Russia conducted a successful flight test of a developmental anti-satellite missile on Wednesday that is capable of destroying satellites in orbit, American defense officials said.
The Nudol direct ascent anti-satellite missile was launched from the Plesetsk test launch facility, located 500 miles north of Moscow, said officials familiar with the situation.
The missile was monitored by U.S. intelligence satellites and the test appeared to be successful.
The launch marks another major milestone for Moscow’s efforts to develop weapons capable of destroying U.S. navigation, communications, and intelligence satellites, a key strategic advantage.
No additional details were available, and it could not be learned if the Nudol missile was fired against a satellite or was test launched in a suborbital trajectory without hitting a target.
It was the second successful test of the Nudol, following a Nov. 18 launch, and shows Russia is advancing its anti-satellite weaponry.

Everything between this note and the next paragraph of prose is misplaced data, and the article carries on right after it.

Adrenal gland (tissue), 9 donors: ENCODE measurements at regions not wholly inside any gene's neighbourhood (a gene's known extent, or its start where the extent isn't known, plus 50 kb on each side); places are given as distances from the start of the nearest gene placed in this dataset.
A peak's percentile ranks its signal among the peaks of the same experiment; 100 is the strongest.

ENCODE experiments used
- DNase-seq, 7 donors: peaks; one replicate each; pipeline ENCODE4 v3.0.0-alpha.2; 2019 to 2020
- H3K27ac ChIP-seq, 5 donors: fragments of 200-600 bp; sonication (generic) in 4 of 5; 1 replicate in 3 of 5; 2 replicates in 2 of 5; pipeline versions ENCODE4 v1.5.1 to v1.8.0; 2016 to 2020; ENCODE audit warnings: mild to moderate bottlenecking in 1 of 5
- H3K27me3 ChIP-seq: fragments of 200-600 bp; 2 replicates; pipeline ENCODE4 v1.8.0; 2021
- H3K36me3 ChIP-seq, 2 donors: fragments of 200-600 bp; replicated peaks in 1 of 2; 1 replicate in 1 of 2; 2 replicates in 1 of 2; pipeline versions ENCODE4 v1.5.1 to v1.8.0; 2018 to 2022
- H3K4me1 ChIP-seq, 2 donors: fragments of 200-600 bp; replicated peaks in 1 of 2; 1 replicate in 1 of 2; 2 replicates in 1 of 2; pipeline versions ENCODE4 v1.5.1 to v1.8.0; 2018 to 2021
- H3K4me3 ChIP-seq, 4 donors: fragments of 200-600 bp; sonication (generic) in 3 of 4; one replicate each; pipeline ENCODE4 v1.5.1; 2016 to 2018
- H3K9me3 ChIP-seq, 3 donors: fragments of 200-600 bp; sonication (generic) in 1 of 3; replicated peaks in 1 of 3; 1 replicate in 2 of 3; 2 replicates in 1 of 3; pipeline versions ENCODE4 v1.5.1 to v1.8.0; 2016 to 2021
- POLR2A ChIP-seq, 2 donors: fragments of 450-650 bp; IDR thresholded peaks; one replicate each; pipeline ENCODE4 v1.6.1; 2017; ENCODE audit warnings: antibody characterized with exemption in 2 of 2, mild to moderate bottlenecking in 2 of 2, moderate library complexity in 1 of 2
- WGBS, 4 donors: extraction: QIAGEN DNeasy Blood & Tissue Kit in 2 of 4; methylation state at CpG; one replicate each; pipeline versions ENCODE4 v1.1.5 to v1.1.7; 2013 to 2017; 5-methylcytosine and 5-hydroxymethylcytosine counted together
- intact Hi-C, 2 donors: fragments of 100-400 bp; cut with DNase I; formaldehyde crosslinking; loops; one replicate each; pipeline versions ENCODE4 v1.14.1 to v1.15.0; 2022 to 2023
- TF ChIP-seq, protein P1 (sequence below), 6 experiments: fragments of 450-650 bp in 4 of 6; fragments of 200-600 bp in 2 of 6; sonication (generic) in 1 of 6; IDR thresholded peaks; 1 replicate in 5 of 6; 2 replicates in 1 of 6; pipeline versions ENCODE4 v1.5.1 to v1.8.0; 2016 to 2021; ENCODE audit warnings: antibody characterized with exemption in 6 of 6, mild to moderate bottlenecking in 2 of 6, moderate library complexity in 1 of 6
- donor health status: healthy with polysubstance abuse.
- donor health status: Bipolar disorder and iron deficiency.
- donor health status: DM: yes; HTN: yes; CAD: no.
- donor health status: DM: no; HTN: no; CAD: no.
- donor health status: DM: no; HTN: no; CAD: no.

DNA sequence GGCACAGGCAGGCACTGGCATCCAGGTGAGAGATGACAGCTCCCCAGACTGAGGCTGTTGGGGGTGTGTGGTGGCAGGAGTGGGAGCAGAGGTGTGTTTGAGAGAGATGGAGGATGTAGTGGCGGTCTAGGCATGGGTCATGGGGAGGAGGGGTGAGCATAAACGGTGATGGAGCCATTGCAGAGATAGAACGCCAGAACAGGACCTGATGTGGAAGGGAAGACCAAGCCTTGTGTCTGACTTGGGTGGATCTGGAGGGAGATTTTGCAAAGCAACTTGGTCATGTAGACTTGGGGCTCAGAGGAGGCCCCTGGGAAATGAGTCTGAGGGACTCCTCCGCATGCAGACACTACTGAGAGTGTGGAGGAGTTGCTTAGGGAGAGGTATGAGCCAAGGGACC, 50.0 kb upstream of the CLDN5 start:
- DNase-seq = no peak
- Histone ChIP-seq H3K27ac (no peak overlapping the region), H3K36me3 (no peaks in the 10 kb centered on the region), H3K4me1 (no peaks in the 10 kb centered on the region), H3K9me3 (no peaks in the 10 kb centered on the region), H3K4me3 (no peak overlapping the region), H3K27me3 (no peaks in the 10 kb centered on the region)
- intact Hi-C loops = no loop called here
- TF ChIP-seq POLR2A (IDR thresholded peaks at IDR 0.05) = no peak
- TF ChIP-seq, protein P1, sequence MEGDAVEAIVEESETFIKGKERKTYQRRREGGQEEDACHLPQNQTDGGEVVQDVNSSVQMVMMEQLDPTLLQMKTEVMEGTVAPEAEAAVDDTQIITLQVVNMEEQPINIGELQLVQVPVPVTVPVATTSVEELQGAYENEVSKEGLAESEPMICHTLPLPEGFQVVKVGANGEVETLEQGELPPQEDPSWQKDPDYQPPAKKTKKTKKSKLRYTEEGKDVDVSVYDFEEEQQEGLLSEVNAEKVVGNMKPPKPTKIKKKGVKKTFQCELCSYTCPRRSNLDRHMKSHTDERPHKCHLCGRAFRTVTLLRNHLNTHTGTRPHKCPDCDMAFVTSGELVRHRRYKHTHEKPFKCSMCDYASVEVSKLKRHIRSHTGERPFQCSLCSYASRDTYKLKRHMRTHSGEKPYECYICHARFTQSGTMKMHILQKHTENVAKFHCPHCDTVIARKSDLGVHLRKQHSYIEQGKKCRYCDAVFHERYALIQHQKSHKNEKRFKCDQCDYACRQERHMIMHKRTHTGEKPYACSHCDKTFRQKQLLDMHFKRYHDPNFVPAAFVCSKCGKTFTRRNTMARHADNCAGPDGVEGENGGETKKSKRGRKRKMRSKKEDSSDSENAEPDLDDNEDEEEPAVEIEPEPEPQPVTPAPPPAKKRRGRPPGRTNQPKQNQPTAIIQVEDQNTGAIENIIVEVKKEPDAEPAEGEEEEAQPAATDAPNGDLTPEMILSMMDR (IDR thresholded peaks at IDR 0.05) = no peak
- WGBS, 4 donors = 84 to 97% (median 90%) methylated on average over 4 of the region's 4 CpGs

A Pentagon spokeswoman had no immediate comment.
Under Russian President Vladimir Putin, Moscow is modernizing its entire strategic arsenal and developing new weapons like anti-satellite missiles.
Air Force Lt. Gen. David J. Buck, commander of the Joint Functional Component Command for Space, told a House hearing in March that the Russians are developing space weapons, known as “counter-space capabilities.”
“Russia views U.S. dependency on space as an exploitable vulnerability, and they are taking deliberate actions to strengthen their counter-space capabilities,” Buck told the House Armed Services Strategic Forces Subcommittee.